It's confession time, and this is only a slight digression from the topic. I will come around to Roger's comment about 'Spirit-filled preachers'.

I was asked a while ago to offer my personal testimony to a large gather of Christian media folks.

I began by saying that I always knew God: I grew up in a Christian home, attended Sunday school, the requisite Christian schools, and had a deep passion for the church. I owned a Christian newspaper, then worked in the national offices of three different Christian denominations -- Christian Reformed, Presbyterian and Anglilcan (Episcopal). I knew God, but it was a theoretical knowledge. I spoke the church language, served several terms as elder (usually chair of council) in several different locations.

It was only after I left my last 'church' job and spent a few months at home in prayer and 'letting go', that I finally began to 'experience' God. It took 60 years to move from my head down to my heart. For the first time in my life, I began to depend on God .. for everything. I finally realized what it meant to walk with God ... after mouthing those words for decades.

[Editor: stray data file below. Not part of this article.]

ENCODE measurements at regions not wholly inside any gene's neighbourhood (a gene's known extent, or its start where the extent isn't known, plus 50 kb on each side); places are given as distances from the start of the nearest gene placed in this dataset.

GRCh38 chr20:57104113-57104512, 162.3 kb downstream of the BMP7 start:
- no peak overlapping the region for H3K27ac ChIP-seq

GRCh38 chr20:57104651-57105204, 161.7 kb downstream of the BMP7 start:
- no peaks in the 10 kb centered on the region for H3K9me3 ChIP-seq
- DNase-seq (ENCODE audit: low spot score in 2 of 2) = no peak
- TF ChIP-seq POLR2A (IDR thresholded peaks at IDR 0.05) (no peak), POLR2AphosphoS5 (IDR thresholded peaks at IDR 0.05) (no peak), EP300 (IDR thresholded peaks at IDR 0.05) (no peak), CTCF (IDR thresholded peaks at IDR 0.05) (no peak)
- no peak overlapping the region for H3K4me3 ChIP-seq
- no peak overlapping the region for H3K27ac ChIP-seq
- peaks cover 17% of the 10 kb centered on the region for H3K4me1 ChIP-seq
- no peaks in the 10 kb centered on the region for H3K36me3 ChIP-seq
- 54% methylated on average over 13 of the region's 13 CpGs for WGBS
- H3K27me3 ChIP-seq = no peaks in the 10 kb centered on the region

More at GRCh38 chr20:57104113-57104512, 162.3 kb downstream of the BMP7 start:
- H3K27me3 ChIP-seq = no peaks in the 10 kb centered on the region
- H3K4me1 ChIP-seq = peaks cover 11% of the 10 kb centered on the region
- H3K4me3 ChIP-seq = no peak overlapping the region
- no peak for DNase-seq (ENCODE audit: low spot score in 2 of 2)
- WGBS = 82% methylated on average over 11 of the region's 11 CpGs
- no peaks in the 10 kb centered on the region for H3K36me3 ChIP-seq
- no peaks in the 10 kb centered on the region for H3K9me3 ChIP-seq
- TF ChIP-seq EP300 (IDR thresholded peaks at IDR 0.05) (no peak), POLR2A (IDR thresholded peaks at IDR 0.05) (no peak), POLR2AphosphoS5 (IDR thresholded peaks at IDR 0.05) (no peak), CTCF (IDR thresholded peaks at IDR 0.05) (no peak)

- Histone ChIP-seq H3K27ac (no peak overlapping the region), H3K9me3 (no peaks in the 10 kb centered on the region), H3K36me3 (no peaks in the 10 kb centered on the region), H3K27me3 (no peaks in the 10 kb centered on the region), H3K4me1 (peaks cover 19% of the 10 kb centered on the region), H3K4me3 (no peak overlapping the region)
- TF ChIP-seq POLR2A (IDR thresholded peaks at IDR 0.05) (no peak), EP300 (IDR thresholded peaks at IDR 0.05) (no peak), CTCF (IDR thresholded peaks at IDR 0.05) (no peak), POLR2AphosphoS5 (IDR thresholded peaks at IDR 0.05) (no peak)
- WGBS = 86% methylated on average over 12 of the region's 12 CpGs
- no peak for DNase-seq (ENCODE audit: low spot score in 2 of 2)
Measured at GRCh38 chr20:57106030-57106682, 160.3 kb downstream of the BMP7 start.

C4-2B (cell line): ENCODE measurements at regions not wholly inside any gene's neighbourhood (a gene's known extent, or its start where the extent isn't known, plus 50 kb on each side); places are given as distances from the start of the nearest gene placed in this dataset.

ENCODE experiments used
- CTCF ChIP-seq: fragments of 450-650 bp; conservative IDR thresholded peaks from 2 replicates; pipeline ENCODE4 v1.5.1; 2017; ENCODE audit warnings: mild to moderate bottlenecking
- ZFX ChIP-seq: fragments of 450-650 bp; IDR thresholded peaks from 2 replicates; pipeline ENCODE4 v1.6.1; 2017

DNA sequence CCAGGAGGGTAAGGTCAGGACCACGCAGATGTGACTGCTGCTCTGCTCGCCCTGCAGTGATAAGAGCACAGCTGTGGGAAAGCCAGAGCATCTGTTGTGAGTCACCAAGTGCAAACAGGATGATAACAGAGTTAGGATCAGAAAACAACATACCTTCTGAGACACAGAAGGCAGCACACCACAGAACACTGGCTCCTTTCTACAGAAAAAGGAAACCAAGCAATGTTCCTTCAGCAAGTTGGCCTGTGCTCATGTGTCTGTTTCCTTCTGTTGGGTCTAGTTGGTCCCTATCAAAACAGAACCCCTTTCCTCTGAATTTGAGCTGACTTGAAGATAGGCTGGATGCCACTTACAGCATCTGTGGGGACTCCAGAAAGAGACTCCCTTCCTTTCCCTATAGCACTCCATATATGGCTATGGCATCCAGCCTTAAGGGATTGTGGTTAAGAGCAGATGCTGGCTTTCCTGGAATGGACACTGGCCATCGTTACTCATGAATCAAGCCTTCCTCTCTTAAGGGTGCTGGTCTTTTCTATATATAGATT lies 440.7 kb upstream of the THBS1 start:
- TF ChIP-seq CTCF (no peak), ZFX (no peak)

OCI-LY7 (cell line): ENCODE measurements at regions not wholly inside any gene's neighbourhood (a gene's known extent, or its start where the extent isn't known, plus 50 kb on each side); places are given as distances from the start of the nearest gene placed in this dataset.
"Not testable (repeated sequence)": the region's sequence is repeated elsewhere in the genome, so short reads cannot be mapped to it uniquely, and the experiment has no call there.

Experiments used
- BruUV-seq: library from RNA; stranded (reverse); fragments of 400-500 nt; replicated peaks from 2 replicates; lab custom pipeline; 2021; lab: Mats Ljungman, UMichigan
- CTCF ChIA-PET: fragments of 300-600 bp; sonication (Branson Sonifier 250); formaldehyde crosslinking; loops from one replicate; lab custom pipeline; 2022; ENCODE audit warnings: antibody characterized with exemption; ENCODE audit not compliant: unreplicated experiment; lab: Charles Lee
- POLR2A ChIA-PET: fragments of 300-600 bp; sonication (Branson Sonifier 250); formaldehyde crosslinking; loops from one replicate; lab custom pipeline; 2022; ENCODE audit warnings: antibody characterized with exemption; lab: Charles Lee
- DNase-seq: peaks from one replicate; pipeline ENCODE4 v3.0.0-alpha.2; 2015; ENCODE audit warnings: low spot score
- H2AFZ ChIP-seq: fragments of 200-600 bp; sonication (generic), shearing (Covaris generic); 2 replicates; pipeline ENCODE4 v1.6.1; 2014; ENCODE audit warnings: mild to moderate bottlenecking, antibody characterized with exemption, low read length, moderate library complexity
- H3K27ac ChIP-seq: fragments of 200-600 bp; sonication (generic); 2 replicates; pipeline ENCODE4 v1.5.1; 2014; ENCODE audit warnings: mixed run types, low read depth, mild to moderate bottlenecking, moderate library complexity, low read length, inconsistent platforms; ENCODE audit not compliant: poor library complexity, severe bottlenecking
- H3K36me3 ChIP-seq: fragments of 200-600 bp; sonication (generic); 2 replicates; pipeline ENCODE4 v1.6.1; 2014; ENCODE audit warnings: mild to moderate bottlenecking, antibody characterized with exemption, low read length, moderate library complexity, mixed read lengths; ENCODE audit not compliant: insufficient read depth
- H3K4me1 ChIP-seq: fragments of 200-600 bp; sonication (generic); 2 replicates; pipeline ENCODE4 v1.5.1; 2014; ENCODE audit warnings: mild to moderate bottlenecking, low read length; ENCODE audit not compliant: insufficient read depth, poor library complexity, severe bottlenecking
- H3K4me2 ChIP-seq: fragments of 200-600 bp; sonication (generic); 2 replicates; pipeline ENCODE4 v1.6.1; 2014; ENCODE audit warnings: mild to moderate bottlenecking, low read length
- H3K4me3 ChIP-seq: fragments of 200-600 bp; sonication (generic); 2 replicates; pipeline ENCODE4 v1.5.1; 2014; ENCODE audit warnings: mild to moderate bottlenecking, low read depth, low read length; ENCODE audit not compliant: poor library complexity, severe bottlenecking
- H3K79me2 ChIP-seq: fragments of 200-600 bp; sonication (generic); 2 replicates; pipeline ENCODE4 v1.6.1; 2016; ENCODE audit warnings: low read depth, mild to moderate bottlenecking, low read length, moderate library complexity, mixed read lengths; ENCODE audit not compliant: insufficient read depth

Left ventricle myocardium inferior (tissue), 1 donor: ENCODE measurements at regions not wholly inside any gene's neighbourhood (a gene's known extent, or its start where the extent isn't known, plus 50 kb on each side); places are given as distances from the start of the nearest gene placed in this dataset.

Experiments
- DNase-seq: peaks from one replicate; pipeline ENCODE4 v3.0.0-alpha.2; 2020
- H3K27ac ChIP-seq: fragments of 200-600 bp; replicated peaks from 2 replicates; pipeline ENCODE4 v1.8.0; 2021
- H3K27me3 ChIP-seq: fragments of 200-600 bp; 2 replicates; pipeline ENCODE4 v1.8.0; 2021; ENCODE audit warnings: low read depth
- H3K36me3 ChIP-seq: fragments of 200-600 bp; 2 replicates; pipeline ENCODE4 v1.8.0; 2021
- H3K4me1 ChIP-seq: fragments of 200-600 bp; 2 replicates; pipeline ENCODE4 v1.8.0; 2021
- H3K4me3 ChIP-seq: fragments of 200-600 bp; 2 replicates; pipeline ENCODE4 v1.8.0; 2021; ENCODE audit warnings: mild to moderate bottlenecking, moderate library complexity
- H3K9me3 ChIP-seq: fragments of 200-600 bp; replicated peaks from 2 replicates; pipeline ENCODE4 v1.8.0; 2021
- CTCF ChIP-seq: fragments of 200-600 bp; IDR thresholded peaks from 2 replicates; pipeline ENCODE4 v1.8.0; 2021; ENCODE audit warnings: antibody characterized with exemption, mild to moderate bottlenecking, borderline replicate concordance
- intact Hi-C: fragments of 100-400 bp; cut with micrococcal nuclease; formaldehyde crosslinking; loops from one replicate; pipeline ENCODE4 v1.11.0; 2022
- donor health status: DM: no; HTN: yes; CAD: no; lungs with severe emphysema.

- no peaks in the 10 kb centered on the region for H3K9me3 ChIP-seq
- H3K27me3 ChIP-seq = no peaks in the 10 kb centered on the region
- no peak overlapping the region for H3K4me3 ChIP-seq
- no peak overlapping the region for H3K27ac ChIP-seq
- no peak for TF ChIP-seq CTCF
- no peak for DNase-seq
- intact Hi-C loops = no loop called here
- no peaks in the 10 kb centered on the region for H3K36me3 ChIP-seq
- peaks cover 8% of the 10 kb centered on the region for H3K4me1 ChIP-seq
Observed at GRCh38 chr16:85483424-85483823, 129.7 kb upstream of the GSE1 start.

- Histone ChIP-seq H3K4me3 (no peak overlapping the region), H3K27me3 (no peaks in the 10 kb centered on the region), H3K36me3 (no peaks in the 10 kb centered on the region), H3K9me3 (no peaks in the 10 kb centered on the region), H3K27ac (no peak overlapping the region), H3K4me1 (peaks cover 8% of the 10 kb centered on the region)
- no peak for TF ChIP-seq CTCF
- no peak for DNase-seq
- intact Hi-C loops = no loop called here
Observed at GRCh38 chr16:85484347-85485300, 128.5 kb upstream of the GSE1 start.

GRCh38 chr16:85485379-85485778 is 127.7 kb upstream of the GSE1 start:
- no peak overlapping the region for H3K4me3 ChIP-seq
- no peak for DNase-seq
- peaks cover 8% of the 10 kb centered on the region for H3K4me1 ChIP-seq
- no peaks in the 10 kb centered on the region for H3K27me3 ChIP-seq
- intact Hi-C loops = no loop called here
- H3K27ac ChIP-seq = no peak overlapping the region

Roger concludes his latest piece with an interesting and pointed question: "Is the absence of this anointing by the Holy Spirit what makes CRC ministers poor preachers?" I would never, ever dare question a pastor's faith, especially as it relates to 'poor' preaching.  I do recall an incident many years ago when a parishioner asked to meet with her pastor. When they sat down in his office, she asked him: "How is your spiritual walk with God?" He was deeply offended. How could she dare ask him -- the pastor -- about his spiritual walk?  She was, and still is, a godly woman who was genuinely concerned about the pastor's spiritual life.

Maybe we need to ask that question more often of our pastors. After all, it is regularly asked as part of the traditional family visit ... if we still do that. And perhaps those who are concerned about the proverbial 'poor preaching' should sit down with that pastor and ask that pointed question ... without causing offense.

When a preacher truly experiences God, that is bound to profoundly affect the content of the sermon.

Keith, it seems that you have written an article that has touched some nerves out in the CRC audience.  There’s been several interesting and good responses.  Jeff’s and my latest response must have been sent in at about the same time, because (even though Jeff’s response came in prior to mine) I didn’t see that post before I had posted.  I appreciate, Jeff, your thoughts and wanted to respond, but I do think you are standing on a slippery slope as you comment.  I don’t expect many others to agree with me as to my forthcoming comments, but I’ll say them anyway.  And Jeff, I imagine your comments resonated with many readers.